I spent two years in art school, doing little else but make art. When I graduated they invited me to apply for a place in a new diploma program where I could focus on nothing but print-making, with access to a studio and supplies and assistance for larger projects. I made hundreds, perhaps thousands, of pieces. I rented a small studio in a building full of artists and in the common space where we made tea and took breaks we had great conversations about things like the techniques used by Japanese masters in watercolor woodblock prints, and Jean-Michel Basquiat’s use of pop drug culture and the idea of framing ontology in classical painting. I got a job as an art history research assistant with responsibilities for editing visuals in a classy academic journal and they sent me to New York and Toronto to do things with architecture and check out galleries. It was a heady transition for a kid from the farmlands and I never thought I’d do anything else.
However, not long after that I received the tiniest inheritance, a few hundred dollars – it seemed like so much money at the time – and when I was reflecting and meditating on what to do with it, it came to me that I needed to have my feet on the ground and my hands in the earth. So I moved out of the city and rented a tiny house with a tiny garden and got a largeish dog. I applied for and got accepted into a university education program to teach art in schools, but it got shut down the week I began so I transferred into English and Classics. I studied all day, all week, and at night I cleaned offices and on the weekends I silk-screened logs onto bathing caps. And, one day, when I was having lunch with an art school friend, and she said, “It’s such a shame you’re not making art.” That hadn’t occurred to me. Was I even missing it? Not that I’d noticed.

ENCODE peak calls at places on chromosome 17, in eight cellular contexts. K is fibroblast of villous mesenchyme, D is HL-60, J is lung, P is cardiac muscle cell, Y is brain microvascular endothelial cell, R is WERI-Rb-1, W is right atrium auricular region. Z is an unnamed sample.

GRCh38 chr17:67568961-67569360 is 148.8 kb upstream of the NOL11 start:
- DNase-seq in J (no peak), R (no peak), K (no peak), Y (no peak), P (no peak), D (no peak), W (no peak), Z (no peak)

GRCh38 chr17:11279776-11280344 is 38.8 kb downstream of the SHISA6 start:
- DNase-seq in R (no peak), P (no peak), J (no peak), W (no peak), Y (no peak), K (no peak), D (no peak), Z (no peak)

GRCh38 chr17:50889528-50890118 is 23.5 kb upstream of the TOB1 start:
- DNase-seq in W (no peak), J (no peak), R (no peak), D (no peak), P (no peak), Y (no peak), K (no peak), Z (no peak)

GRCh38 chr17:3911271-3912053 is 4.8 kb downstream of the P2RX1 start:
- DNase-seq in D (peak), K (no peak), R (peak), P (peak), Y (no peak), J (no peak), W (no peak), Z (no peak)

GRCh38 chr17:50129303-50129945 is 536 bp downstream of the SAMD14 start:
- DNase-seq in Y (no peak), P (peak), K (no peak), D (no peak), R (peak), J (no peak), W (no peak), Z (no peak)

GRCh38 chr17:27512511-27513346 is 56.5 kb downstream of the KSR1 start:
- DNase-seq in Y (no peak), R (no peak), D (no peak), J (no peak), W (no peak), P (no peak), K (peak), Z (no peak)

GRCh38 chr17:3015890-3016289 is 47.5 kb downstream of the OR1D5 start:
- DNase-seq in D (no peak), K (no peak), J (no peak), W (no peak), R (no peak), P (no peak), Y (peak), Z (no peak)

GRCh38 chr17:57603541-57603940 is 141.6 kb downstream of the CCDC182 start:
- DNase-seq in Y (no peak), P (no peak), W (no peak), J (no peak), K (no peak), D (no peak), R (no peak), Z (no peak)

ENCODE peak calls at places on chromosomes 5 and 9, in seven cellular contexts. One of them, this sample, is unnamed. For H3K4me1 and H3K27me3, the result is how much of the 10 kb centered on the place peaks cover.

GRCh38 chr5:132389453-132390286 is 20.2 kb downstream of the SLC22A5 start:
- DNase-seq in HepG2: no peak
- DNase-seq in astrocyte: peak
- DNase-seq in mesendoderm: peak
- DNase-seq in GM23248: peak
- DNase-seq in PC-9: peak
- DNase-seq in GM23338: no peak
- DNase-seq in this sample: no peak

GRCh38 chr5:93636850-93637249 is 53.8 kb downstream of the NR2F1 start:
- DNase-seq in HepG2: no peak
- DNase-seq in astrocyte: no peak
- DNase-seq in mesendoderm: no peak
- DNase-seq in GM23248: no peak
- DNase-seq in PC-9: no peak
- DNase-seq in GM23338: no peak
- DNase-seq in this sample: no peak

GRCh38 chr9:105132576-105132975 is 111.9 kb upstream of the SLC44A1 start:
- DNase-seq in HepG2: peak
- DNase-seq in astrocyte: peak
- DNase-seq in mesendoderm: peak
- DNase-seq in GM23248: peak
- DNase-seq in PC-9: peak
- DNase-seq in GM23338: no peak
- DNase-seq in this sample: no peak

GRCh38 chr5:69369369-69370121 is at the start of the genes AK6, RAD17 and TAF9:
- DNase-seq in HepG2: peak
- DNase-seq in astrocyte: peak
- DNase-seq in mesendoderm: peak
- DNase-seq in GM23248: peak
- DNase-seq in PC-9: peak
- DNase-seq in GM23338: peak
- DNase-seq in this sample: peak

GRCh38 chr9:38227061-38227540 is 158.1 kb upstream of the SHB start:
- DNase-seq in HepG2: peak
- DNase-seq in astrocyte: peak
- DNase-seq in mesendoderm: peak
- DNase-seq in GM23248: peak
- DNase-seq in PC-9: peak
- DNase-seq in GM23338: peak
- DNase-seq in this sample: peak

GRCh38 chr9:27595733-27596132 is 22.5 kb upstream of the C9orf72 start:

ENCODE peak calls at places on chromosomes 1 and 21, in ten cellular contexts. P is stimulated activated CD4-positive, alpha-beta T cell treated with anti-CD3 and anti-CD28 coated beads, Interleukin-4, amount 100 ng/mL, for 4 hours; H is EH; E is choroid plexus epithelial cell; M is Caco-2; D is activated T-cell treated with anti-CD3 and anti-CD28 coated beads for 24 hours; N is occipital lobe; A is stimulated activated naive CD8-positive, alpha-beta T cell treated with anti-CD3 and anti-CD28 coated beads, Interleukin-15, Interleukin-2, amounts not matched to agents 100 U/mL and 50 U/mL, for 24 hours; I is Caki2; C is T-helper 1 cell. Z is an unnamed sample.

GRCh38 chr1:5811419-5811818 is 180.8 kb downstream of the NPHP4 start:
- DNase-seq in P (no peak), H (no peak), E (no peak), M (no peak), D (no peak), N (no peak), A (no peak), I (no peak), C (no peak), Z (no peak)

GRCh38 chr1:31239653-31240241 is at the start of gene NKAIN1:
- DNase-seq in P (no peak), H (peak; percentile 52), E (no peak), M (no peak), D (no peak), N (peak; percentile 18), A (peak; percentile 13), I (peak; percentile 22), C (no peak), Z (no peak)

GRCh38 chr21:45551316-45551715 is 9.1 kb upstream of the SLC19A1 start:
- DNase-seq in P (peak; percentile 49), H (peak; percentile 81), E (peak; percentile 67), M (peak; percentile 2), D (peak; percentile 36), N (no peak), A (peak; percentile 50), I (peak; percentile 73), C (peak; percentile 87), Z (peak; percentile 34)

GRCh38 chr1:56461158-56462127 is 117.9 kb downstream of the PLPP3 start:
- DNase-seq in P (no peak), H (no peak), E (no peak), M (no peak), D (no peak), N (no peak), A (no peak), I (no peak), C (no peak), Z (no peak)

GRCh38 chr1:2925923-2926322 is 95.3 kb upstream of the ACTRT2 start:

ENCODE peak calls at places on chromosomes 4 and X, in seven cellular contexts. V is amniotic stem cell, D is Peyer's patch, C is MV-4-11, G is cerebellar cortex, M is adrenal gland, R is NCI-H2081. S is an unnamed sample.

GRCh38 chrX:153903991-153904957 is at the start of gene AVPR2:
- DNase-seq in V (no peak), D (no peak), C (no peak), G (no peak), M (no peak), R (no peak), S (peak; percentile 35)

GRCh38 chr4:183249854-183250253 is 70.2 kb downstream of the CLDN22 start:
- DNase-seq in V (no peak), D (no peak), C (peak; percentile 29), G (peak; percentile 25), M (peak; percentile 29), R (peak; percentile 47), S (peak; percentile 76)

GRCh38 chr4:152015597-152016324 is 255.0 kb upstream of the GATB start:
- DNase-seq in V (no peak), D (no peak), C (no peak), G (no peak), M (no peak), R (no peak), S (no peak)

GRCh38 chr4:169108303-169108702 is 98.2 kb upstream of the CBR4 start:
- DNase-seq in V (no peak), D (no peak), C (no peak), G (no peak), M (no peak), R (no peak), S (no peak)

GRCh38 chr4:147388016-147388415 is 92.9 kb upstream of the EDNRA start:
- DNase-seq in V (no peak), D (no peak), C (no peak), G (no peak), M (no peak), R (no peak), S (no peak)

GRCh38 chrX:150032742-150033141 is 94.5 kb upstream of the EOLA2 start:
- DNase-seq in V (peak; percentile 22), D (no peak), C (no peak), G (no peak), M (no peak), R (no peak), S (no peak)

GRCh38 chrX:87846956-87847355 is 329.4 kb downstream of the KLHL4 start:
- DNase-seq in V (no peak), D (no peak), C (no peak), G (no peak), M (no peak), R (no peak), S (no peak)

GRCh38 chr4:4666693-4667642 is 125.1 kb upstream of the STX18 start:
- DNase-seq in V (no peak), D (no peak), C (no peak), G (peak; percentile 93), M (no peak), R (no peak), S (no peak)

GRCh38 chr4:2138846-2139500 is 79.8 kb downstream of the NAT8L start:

I went home and was weeding the garden and looked around at the flowers, herbs and vegetables and at my hands covered in earth and everything moving in the slight breeze and thought, “I think this, too, is art.” And then the neighbour lady, who was a drug addict, came over to ask if she could have some flowers to take to her sister, who was also a drug addict, and had been beaten up and raped in the downtown east side and was now in the hospital recovering. “I just love your flowers, I look at them all the time.” I picked poppies that I grew because Monet did, and roses from a bush that Vita Sackville-West wrote about and sunflowers that van Gogh had loved… you get the idea. It was a garden built on art. When I laid the bouquet into her arms, the rose thorns scratched her and I said, “Oh, I’m sorry!” and she laughed and said, “No harm done! My sister will love these flowers. I bet no one has ever brought her flowers before.” And I looked at her arms, pocked with needle marks, now scratched and bleeding a little, and I thought, this too, is art.
As I come to the end of one career after thirty years in social services and supports to people with disabilities, and vibrate in a whole new and exciting way in a new career teaching college students, I think, “this, too, is art.” Everything is art. I have somehow, after so many years, started using art in research and facilitation so that now I spend hours making art, with all kinds of partners and all kinds of colleagues, bringing everything I’ve learned into one package. Some graphic recorders differentiate between their “art-making” and their graphic recording. I don’t. The recording of free ranging conversations with large groups of people and the clarification of the directions people want to go in to create a future that I am able to help them picture, is art.
I am preparing to teach a class in policy development and Indigenous experiences through a lens of truth and reconciliation. That, too, is art. I will begin with the metaphor of fire: policy is fire. It can warm us and make us safe, and if we let it get out of control it can force us to flee in unwanted directions. We can cook with it, we can get burned by it. We can learn how to use it. The most useful manifestos in my life have been those that were written by artists. I think I will begin our class with some drawing…
Best wishes to a New Year, 2019, full of all kinds of art that you care about.